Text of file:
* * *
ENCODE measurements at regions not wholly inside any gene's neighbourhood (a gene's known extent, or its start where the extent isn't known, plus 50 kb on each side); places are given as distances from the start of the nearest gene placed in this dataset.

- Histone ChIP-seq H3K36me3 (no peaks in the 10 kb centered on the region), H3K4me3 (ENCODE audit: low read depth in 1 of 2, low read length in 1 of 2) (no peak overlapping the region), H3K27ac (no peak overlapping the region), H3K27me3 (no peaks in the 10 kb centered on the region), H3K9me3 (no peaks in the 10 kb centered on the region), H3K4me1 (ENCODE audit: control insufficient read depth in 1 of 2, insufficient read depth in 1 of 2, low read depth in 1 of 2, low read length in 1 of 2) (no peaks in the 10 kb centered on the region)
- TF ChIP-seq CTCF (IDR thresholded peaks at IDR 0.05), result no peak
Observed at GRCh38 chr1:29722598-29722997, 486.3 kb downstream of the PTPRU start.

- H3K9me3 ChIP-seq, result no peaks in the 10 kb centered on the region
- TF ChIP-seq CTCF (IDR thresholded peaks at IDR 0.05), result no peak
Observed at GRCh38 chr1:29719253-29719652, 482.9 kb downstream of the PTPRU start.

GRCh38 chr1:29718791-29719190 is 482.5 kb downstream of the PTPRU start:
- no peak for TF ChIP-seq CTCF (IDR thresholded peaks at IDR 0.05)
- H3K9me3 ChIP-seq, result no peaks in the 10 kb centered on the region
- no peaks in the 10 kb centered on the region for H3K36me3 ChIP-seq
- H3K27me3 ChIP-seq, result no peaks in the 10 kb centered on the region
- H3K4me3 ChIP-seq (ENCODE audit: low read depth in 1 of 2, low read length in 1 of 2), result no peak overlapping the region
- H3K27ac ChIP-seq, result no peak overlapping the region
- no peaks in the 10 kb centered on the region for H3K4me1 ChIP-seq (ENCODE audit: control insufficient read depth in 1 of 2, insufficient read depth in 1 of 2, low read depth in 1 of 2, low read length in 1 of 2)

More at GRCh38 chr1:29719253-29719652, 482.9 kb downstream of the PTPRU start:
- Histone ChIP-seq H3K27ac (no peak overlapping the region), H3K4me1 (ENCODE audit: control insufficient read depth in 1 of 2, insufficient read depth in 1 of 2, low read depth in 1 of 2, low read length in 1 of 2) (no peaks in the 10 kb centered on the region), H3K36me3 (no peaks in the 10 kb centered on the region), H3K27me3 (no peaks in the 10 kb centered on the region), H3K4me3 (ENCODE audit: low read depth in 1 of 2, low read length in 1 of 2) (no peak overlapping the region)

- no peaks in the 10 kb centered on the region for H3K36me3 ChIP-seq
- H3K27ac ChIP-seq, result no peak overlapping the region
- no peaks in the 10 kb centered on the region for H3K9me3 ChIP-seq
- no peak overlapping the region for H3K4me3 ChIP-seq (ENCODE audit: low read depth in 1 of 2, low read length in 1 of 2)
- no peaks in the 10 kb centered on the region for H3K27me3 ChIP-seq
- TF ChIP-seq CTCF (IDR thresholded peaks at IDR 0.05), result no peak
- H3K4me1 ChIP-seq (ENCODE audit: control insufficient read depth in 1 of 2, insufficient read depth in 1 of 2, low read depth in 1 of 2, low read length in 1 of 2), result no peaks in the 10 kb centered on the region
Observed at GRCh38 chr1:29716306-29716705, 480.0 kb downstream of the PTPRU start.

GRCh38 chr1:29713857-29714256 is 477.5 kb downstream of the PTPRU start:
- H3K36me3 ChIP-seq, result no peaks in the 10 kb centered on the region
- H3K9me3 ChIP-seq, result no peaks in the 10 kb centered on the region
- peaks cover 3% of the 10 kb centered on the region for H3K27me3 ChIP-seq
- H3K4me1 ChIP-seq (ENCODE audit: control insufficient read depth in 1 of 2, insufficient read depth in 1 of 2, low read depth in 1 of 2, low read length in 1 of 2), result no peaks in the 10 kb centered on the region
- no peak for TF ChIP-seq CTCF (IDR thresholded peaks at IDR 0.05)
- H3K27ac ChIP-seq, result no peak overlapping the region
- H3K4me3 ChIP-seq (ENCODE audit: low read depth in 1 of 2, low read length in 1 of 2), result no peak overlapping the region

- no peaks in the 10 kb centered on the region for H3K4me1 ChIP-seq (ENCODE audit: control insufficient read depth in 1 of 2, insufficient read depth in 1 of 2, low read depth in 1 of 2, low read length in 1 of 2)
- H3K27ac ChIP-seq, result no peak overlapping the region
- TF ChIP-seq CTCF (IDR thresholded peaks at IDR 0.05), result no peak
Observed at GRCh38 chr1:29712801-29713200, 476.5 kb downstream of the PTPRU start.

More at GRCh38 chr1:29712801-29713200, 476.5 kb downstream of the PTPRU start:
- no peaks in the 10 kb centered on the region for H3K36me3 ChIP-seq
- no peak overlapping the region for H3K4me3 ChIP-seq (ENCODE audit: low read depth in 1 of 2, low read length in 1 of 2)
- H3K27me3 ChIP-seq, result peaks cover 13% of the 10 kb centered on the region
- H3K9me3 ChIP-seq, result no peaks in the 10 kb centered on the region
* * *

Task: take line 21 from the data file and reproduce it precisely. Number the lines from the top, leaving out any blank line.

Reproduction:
- no peak overlapping the region for H3K4me3 ChIP-seq (ENCODE audit: low read depth in 1 of 2, low read length in 1 of 2)